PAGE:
Emet–Truth: Emet as a Way of Being

Sources from essay by Rabbi Carol Glass, BCC, SD in The Mussar Torah Commentary

A fact is always the same. Once you learn it, you have it forever. But truth is different. Once you understand it, you are forever changed and "the truth" disappears. And because you are now someone else, you must learn it all over again.

-Lawrence Kushner, The Book of Words

As an aspiring rabbi trying to support my cousin Celeste (not her real name), I visited her in the family room of the Jewish funeral home where her twenty-six-year-old son had been eulogized only fourteen months before. This time, we gathered to honor and eulogize her beloved husband, who had died unexpectedly two days earlier. As the funeral director approached to pin on Celeste's k'riah ribbon, my cousin looked me straight in the eye and blurted out with bitter accusation, "Where's your God now? What's His truth in this moment?" I understood Celeste's veiled reference to Baruch Dayan ha-emet, or "Blessed is the Judge of truth," a phrase commonly repeated after putting on a mourner's ribbon; and I fell silent. I said nothing, not only in order to validate and provide space for Celeste's anger and pain, but even more because I was silenced by the question itself. I had no reasonable response.

At that time, I didn't yet understand that emet, most often translated as "truth," is not primarily about the correctness of one's vision of the world; nor is it the opposite of falsehood, nor that which can be substantiated with facts. Emet is a way of being in the world. It is as much an exercise of the heart as it is an exercise of the mind. Pure or absolute emet, however, is not humanly attainable; it is, as Rabbi Kushner puts it: "God's way of seeing the world."

-Rabbi Carol Glass

Middas ha'emes, truth-perception, requires the ability to perceive reality as it really is, and to live one's life based on that reality...Growth in middas ha'emes requires recognizing the illusions we may be holding onto, and discarding them.... The shedding of illusions is a lifelong struggle that, like all spiritual growth, requires one's courage to move beyond one's natural inclinations... and ultimately, to perceive the finite as thoroughly informed by the Infinite.

-Batya Gallant

This rather different interpretation of emet, which I embrace, requires us to hone our powers of observation and to listen to our hearts in addition to the "facts." It is based on the word's very composition. In Hebrew, the word emet is spelled alef-mem-tav, alef being the first letter of that alphabet, mem occupying the middle position, and tav bringing up the rear as the final letter. In short, emet embraces a "from A to Z" perspective. It encompasses the complete picture, the fullness of reality, The middah of emet asks us to assess, judge, inform, teach, speak, observe, listen, and incline all our thoughts and behavior toward acknowledgment of the fullness of life in all its complexity–as we see it and as others might see it.

-Rabbi Carol Glass

(ג) וְאֵ֖ת שְׁנֵ֣י בָנֶ֑יהָ אֲשֶׁ֨ר שֵׁ֤ם הָֽאֶחָד֙ גֵּֽרְשֹׁ֔ם כִּ֣י אָמַ֔ר גֵּ֣ר הָיִ֔יתִי בְּאֶ֖רֶץ נׇכְרִיָּֽה׃ (ד) וְשֵׁ֥ם הָאֶחָ֖ד אֱלִיעֶ֑זֶר כִּֽי־אֱלֹהֵ֤י אָבִי֙ בְּעֶזְרִ֔י וַיַּצִּלֵ֖נִי מֵחֶ֥רֶב פַּרְעֹֽה׃
(3) and her two sons—of whom one was named Gershom, that is to say, “I have been a stranger*stranger Heb. ger. in a foreign land”; (4) and the other was named Eliezer,*Eliezer Lit. “(My) God is help.” meaning, “The God of my father’s [house] was my help, delivering me from the sword of Pharaoh.”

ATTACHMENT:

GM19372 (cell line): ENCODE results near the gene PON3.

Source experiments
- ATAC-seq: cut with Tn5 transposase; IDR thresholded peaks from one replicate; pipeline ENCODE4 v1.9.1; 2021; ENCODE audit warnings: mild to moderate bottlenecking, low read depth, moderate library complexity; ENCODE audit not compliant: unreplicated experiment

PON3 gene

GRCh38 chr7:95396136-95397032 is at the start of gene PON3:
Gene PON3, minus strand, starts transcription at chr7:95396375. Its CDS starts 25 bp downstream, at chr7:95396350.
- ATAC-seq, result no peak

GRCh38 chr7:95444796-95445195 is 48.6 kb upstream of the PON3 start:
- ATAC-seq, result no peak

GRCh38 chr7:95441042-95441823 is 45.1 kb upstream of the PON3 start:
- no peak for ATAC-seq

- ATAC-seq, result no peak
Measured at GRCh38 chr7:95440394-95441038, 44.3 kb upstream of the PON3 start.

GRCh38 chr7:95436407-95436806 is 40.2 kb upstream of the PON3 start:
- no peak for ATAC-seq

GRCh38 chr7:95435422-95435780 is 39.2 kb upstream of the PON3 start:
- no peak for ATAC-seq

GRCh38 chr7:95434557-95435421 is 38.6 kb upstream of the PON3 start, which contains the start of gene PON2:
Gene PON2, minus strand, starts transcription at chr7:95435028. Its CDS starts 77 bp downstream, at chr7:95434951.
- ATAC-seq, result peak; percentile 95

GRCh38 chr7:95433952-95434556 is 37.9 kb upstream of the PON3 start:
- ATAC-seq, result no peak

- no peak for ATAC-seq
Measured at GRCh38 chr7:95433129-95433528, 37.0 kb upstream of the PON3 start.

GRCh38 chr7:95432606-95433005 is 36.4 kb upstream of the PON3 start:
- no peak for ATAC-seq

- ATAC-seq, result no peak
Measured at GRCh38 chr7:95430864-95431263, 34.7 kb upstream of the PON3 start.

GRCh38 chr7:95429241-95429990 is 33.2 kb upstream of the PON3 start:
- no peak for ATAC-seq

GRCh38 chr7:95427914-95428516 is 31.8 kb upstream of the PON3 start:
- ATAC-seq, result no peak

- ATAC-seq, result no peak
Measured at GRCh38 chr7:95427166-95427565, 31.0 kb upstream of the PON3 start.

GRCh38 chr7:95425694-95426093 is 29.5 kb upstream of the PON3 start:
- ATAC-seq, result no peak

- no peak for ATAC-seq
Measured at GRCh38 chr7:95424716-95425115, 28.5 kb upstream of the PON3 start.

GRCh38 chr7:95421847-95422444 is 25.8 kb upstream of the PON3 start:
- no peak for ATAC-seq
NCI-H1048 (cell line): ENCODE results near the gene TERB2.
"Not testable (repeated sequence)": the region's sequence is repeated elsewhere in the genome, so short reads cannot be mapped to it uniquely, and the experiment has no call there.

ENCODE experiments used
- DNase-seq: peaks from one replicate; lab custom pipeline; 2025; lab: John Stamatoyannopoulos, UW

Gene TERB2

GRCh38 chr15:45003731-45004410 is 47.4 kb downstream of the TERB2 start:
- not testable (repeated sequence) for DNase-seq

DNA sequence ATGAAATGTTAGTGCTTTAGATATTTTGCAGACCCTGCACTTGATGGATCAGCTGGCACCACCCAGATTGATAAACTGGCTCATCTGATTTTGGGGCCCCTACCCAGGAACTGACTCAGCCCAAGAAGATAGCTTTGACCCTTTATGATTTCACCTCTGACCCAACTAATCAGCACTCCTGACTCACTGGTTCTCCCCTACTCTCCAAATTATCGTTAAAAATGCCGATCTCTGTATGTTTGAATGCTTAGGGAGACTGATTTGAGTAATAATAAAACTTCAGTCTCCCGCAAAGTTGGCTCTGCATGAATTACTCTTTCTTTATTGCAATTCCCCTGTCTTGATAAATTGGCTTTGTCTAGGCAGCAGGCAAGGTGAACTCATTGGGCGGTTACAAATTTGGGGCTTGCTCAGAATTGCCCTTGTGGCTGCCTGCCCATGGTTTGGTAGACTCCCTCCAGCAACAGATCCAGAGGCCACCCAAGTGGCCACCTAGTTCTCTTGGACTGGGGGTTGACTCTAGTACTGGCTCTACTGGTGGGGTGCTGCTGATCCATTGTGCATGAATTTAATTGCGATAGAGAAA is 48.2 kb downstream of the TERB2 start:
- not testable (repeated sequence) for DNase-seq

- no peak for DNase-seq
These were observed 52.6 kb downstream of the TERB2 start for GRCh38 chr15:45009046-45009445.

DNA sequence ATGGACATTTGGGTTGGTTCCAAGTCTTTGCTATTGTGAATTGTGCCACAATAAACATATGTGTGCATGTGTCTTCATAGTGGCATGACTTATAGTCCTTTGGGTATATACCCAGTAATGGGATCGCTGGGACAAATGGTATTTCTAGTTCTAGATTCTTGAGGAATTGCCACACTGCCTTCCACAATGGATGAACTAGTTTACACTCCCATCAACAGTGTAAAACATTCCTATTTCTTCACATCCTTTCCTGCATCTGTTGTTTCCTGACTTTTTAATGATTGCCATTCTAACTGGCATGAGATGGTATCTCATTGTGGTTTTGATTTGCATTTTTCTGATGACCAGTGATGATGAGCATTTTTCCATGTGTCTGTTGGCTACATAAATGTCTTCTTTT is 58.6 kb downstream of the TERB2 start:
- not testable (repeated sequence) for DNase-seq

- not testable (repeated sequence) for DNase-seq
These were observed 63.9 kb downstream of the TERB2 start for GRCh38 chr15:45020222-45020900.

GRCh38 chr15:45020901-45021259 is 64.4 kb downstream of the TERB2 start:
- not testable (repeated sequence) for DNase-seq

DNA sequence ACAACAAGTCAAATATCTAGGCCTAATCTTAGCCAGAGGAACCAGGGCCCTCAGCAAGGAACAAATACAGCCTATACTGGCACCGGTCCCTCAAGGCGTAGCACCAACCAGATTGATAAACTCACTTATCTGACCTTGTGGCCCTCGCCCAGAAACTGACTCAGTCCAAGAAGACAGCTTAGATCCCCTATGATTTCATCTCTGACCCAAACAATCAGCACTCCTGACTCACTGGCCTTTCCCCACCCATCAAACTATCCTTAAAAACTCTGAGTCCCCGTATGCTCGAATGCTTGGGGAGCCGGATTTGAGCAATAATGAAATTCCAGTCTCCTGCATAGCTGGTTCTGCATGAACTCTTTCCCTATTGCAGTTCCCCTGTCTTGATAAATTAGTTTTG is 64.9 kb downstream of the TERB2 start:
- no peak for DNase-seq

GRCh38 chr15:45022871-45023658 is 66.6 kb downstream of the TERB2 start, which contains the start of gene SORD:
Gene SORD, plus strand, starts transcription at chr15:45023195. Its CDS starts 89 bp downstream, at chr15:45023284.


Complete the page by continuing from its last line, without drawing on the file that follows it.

(ח) וַיְסַפֵּ֤ר מֹשֶׁה֙ לְחֹ֣תְנ֔וֹ אֵת֩ כׇּל־אֲשֶׁ֨ר עָשָׂ֤ה יְהֹוָה֙ לְפַרְעֹ֣ה וּלְמִצְרַ֔יִם עַ֖ל אוֹדֹ֣ת יִשְׂרָאֵ֑ל אֵ֤ת כׇּל־הַתְּלָאָה֙ אֲשֶׁ֣ר מְצָאָ֣תַם בַּדֶּ֔רֶךְ וַיַּצִּלֵ֖ם יְהֹוָֽה׃ (ט) וַיִּ֣חַדְּ יִתְר֔וֹ עַ֚ל כׇּל־הַטּוֹבָ֔ה אֲשֶׁר־עָשָׂ֥ה יְהֹוָ֖ה לְיִשְׂרָאֵ֑ל אֲשֶׁ֥ר הִצִּיל֖וֹ מִיַּ֥ד מִצְרָֽיִם׃
(8) Moses then recounted to his father-in-law everything that יהוה had done to Pharaoh and to the Egyptians for Israel’s sake, all the hardships that had befallen them on the way, and how יהוה had delivered them. (9) And Jethro rejoiced over all the kindness that יהוה had shown Israel when delivering them from the Egyptians.
(יג) לֹ֥֖א תִּֿרְצָ֖͏ֽח׃ {ס} לֹ֣֖א תִּֿנְאָ֑͏ֽף׃ {ס} לֹ֣֖א תִּֿגְנֹֽ֔ב׃ {ס} לֹֽא־תַעֲנֶ֥ה בְרֵעֲךָ֖ עֵ֥ד שָֽׁקֶר׃ {ס}
(13) You shall not murder. You shall not commit adultery. You shall not steal. You shall not bear false witness against your neighbor.

Truth Is

Truth is only discovered in the moment.

There is no truth that can be carried over

to the next moment, the next day, the next year.

Truth comes into the non-seeking mind fresh and alive.

It is not something you can carry with you, accumulate, or hold onto.

Truth leaps into view when the mind is quiet, not asserting itself.

You cannot contain or domesticate truth, for if you do, it dies instantly.

Truth prowls the unknown waiting for a gap in the mind's activity.

When that gap is there, the truth leaps out of the unknown into the known.

Instantly you comprehend it and sense its sacredness.

The timeless has broken through like a flash of lightning

and illuminated the moment with its presence.

Truth comes to an innocent mind as a blessing.

Truth is a holy thing because it liberates thought from itself and illumines the human heart from the inside out.


Questions to Ask

  • How do you feel when you hear a report about someone or something that leaves out vital details pertinent to your viewpoint regarding the same event or person?

  • When are you tempted to leave "the other side of the story" uninvestigated?

  • Can you recall learning new details about someone's life that turned your understanding of them from negative to positive? How was your negative judgment formed in the first place?

  • How has encountering a new truth changed you? Explain.